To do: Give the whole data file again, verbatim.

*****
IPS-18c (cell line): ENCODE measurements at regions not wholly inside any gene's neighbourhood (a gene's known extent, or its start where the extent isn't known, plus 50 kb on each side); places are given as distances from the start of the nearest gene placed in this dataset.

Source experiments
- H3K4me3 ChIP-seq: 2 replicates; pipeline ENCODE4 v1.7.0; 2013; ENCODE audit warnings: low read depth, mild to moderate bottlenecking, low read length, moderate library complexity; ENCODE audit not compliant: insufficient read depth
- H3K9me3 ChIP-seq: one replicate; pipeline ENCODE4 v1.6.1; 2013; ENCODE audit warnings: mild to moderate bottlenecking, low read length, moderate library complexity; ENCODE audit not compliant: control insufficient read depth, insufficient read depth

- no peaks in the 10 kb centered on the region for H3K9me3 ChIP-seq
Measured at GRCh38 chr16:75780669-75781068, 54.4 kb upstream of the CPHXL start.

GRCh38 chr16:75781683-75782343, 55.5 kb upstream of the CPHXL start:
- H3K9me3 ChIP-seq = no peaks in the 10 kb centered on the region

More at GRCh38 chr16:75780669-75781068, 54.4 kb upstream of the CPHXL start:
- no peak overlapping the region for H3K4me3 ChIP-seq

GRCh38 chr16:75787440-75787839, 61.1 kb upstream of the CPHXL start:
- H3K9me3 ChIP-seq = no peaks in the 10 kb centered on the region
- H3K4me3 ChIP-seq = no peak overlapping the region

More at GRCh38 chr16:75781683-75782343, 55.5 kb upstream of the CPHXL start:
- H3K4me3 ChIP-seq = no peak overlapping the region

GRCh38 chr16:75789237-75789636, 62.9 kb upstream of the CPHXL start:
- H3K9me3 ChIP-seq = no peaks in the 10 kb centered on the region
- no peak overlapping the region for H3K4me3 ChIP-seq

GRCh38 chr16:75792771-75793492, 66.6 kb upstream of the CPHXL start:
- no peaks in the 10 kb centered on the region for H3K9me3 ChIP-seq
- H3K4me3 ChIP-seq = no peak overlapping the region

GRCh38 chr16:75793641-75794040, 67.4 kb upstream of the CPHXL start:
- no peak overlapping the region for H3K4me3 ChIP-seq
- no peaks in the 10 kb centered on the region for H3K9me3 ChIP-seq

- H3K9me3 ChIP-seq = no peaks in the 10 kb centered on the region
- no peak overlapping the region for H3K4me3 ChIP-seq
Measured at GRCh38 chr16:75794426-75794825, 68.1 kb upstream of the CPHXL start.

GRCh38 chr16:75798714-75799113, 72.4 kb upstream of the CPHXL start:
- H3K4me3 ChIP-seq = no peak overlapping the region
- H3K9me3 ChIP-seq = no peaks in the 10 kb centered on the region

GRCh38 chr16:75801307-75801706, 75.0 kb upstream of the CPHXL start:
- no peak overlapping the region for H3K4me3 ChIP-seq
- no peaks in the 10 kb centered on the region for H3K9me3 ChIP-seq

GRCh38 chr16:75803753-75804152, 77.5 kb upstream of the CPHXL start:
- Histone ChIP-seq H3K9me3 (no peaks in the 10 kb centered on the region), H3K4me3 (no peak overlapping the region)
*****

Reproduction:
IPS-18c (cell line): ENCODE measurements at regions not wholly inside any gene's neighbourhood (a gene's known extent, or its start where the extent isn't known, plus 50 kb on each side); places are given as distances from the start of the nearest gene placed in this dataset.

Source experiments
- H3K4me3 ChIP-seq: 2 replicates; pipeline ENCODE4 v1.7.0; 2013; ENCODE audit warnings: low read depth, mild to moderate bottlenecking, low read length, moderate library complexity; ENCODE audit not compliant: insufficient read depth
- H3K9me3 ChIP-seq: one replicate; pipeline ENCODE4 v1.6.1; 2013; ENCODE audit warnings: mild to moderate bottlenecking, low read length, moderate library complexity; ENCODE audit not compliant: control insufficient read depth, insufficient read depth

- no peaks in the 10 kb centered on the region for H3K9me3 ChIP-seq
Measured at GRCh38 chr16:75780669-75781068, 54.4 kb upstream of the CPHXL start.

GRCh38 chr16:75781683-75782343, 55.5 kb upstream of the CPHXL start:
- H3K9me3 ChIP-seq = no peaks in the 10 kb centered on the region

More at GRCh38 chr16:75780669-75781068, 54.4 kb upstream of the CPHXL start:
- no peak overlapping the region for H3K4me3 ChIP-seq

GRCh38 chr16:75787440-75787839, 61.1 kb upstream of the CPHXL start:
- H3K9me3 ChIP-seq = no peaks in the 10 kb centered on the region
- H3K4me3 ChIP-seq = no peak overlapping the region

More at GRCh38 chr16:75781683-75782343, 55.5 kb upstream of the CPHXL start:
- H3K4me3 ChIP-seq = no peak overlapping the region

GRCh38 chr16:75789237-75789636, 62.9 kb upstream of the CPHXL start:
- H3K9me3 ChIP-seq = no peaks in the 10 kb centered on the region
- no peak overlapping the region for H3K4me3 ChIP-seq

GRCh38 chr16:75792771-75793492, 66.6 kb upstream of the CPHXL start:
- no peaks in the 10 kb centered on the region for H3K9me3 ChIP-seq
- H3K4me3 ChIP-seq = no peak overlapping the region

GRCh38 chr16:75793641-75794040, 67.4 kb upstream of the CPHXL start:
- no peak overlapping the region for H3K4me3 ChIP-seq
- no peaks in the 10 kb centered on the region for H3K9me3 ChIP-seq

- H3K9me3 ChIP-seq = no peaks in the 10 kb centered on the region
- no peak overlapping the region for H3K4me3 ChIP-seq
Measured at GRCh38 chr16:75794426-75794825, 68.1 kb upstream of the CPHXL start.

GRCh38 chr16:75798714-75799113, 72.4 kb upstream of the CPHXL start:
- H3K4me3 ChIP-seq = no peak overlapping the region
- H3K9me3 ChIP-seq = no peaks in the 10 kb centered on the region

GRCh38 chr16:75801307-75801706, 75.0 kb upstream of the CPHXL start:
- no peak overlapping the region for H3K4me3 ChIP-seq
- no peaks in the 10 kb centered on the region for H3K9me3 ChIP-seq

GRCh38 chr16:75803753-75804152, 77.5 kb upstream of the CPHXL start:
- Histone ChIP-seq H3K9me3 (no peaks in the 10 kb centered on the region), H3K4me3 (no peak overlapping the region)